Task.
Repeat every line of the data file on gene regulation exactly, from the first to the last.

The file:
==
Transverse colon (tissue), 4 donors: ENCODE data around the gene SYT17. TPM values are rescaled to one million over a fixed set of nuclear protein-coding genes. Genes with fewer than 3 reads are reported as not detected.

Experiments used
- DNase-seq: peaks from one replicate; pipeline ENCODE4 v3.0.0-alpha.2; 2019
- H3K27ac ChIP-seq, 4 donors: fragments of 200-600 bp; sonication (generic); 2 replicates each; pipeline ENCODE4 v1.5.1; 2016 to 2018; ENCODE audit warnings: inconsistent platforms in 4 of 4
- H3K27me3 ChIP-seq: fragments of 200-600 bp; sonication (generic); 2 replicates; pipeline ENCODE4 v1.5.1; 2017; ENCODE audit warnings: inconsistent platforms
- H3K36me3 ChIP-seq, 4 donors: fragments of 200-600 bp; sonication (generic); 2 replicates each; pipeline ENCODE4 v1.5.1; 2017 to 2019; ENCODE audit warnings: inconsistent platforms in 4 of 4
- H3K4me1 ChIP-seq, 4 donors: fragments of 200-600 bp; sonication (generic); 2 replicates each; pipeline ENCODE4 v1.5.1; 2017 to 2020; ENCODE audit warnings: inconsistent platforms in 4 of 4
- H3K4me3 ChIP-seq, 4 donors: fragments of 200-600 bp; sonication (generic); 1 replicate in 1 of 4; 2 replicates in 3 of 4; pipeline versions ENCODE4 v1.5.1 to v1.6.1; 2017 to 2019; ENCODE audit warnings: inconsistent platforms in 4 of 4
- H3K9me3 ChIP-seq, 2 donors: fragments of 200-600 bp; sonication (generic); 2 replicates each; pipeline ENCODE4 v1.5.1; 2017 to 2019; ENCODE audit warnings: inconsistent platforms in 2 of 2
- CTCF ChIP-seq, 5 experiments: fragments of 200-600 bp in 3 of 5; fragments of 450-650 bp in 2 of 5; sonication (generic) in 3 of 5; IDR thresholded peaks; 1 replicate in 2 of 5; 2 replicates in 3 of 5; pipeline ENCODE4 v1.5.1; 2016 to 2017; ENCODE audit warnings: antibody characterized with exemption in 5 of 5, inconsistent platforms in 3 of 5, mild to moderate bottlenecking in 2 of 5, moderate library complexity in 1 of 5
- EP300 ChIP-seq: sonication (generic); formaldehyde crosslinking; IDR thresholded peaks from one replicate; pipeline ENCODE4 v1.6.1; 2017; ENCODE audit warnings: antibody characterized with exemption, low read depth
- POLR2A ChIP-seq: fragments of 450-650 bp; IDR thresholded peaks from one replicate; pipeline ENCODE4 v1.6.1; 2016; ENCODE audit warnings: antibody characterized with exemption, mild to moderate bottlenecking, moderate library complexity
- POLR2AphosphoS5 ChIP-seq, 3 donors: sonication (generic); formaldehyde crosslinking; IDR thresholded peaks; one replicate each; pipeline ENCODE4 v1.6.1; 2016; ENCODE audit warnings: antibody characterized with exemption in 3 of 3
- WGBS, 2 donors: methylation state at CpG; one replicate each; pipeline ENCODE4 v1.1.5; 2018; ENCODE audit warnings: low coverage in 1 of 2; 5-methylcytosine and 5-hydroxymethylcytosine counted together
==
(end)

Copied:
Transverse colon (tissue), 4 donors: ENCODE data around the gene SYT17. TPM values are rescaled to one million over a fixed set of nuclear protein-coding genes. Genes with fewer than 3 reads are reported as not detected.

Experiments used
- DNase-seq: peaks from one replicate; pipeline ENCODE4 v3.0.0-alpha.2; 2019
- H3K27ac ChIP-seq, 4 donors: fragments of 200-600 bp; sonication (generic); 2 replicates each; pipeline ENCODE4 v1.5.1; 2016 to 2018; ENCODE audit warnings: inconsistent platforms in 4 of 4
- H3K27me3 ChIP-seq: fragments of 200-600 bp; sonication (generic); 2 replicates; pipeline ENCODE4 v1.5.1; 2017; ENCODE audit warnings: inconsistent platforms
- H3K36me3 ChIP-seq, 4 donors: fragments of 200-600 bp; sonication (generic); 2 replicates each; pipeline ENCODE4 v1.5.1; 2017 to 2019; ENCODE audit warnings: inconsistent platforms in 4 of 4
- H3K4me1 ChIP-seq, 4 donors: fragments of 200-600 bp; sonication (generic); 2 replicates each; pipeline ENCODE4 v1.5.1; 2017 to 2020; ENCODE audit warnings: inconsistent platforms in 4 of 4
- H3K4me3 ChIP-seq, 4 donors: fragments of 200-600 bp; sonication (generic); 1 replicate in 1 of 4; 2 replicates in 3 of 4; pipeline versions ENCODE4 v1.5.1 to v1.6.1; 2017 to 2019; ENCODE audit warnings: inconsistent platforms in 4 of 4
- H3K9me3 ChIP-seq, 2 donors: fragments of 200-600 bp; sonication (generic); 2 replicates each; pipeline ENCODE4 v1.5.1; 2017 to 2019; ENCODE audit warnings: inconsistent platforms in 2 of 2
- CTCF ChIP-seq, 5 experiments: fragments of 200-600 bp in 3 of 5; fragments of 450-650 bp in 2 of 5; sonication (generic) in 3 of 5; IDR thresholded peaks; 1 replicate in 2 of 5; 2 replicates in 3 of 5; pipeline ENCODE4 v1.5.1; 2016 to 2017; ENCODE audit warnings: antibody characterized with exemption in 5 of 5, inconsistent platforms in 3 of 5, mild to moderate bottlenecking in 2 of 5, moderate library complexity in 1 of 5
- EP300 ChIP-seq: sonication (generic); formaldehyde crosslinking; IDR thresholded peaks from one replicate; pipeline ENCODE4 v1.6.1; 2017; ENCODE audit warnings: antibody characterized with exemption, low read depth
- POLR2A ChIP-seq: fragments of 450-650 bp; IDR thresholded peaks from one replicate; pipeline ENCODE4 v1.6.1; 2016; ENCODE audit warnings: antibody characterized with exemption, mild to moderate bottlenecking, moderate library complexity
- POLR2AphosphoS5 ChIP-seq, 3 donors: sonication (generic); formaldehyde crosslinking; IDR thresholded peaks; one replicate each; pipeline ENCODE4 v1.6.1; 2016; ENCODE audit warnings: antibody characterized with exemption in 3 of 3
- WGBS, 2 donors: methylation state at CpG; one replicate each; pipeline ENCODE4 v1.1.5; 2018; ENCODE audit warnings: low coverage in 1 of 2; 5-methylcytosine and 5-hydroxymethylcytosine counted together